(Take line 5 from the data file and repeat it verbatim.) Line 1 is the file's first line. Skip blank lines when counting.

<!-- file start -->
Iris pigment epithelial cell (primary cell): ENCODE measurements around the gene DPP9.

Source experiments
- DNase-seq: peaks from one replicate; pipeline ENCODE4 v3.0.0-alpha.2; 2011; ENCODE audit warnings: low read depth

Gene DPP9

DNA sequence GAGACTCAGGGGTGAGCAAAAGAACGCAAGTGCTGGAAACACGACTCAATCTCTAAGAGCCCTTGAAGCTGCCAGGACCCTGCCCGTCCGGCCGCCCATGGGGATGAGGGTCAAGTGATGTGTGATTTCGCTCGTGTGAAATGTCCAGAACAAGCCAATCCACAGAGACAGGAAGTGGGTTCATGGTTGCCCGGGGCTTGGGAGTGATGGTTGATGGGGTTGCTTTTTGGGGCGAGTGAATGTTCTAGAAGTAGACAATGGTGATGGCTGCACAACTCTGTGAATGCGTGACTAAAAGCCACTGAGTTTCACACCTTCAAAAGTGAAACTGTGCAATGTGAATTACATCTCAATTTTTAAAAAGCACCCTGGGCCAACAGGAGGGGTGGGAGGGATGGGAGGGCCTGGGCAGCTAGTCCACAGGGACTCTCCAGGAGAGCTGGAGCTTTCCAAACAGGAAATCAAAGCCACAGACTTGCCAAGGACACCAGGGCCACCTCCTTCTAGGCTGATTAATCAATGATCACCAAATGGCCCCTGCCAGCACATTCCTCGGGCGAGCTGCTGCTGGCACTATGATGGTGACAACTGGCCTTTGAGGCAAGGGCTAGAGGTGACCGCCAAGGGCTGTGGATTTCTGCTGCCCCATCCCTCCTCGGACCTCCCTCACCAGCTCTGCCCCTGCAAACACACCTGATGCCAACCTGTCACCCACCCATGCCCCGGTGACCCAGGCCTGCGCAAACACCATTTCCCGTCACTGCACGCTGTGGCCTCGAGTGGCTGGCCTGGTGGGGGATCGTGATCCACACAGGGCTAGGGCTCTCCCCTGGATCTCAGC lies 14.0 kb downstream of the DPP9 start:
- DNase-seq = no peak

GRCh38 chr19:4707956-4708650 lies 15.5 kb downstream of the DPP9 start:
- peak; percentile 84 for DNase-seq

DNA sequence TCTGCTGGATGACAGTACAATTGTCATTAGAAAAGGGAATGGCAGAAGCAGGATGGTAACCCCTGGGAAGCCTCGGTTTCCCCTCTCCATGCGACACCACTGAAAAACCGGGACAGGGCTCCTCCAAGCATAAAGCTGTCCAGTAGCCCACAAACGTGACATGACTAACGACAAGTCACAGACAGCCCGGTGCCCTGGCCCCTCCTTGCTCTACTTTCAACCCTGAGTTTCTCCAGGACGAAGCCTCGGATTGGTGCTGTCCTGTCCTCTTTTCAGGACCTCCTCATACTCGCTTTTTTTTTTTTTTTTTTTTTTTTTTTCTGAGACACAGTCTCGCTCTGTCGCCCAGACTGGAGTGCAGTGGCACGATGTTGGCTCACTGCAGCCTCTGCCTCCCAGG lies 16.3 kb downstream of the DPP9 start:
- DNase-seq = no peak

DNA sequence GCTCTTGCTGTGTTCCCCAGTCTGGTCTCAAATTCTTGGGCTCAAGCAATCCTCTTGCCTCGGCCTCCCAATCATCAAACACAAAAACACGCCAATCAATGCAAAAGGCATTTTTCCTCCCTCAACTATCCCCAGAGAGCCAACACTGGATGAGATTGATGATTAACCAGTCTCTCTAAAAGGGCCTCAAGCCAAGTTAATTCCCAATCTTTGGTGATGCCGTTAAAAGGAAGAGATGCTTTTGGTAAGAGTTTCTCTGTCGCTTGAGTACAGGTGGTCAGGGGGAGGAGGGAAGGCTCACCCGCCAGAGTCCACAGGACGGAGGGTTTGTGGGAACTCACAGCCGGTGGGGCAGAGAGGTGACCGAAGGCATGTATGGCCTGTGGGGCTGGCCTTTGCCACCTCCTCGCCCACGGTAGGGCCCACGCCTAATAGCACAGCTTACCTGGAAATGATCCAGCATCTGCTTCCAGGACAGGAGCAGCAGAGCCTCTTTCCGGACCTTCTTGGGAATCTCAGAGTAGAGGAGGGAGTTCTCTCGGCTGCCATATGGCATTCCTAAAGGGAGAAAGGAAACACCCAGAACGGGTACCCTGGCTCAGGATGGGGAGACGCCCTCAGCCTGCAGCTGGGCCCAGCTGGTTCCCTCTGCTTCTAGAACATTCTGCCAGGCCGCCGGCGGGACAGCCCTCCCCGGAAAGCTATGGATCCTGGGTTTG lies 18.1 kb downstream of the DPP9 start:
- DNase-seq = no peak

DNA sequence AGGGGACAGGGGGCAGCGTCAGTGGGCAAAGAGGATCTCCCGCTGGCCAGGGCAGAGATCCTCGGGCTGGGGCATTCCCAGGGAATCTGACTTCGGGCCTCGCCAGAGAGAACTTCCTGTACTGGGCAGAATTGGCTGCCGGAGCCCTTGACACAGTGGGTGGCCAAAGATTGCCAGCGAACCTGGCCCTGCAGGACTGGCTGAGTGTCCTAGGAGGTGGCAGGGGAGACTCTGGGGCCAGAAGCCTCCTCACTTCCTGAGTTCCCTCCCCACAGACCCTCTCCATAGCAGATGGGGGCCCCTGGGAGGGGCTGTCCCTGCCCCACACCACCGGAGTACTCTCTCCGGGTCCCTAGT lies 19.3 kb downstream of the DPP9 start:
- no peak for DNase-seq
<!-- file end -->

DNA sequence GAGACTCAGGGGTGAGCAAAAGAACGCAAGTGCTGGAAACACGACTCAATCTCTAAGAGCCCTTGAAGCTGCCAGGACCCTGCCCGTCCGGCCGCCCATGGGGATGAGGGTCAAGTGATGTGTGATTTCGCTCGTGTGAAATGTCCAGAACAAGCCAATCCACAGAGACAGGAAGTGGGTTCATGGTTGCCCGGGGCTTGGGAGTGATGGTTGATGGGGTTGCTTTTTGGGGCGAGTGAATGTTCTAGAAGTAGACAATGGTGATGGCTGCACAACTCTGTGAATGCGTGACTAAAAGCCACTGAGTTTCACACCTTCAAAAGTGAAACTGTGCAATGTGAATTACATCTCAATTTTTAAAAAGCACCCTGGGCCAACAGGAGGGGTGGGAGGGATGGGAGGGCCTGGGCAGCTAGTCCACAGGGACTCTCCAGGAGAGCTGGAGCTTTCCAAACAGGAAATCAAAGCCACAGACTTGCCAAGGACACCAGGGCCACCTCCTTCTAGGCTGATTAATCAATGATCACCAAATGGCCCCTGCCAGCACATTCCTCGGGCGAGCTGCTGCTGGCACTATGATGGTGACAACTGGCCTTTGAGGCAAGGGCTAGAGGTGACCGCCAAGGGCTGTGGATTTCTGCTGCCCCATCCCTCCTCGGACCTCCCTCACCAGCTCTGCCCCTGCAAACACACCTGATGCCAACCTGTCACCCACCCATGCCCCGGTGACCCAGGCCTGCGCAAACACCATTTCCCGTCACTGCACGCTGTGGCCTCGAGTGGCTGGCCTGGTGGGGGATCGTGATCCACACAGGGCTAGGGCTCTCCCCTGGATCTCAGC lies 14.0 kb downstream of the DPP9 start: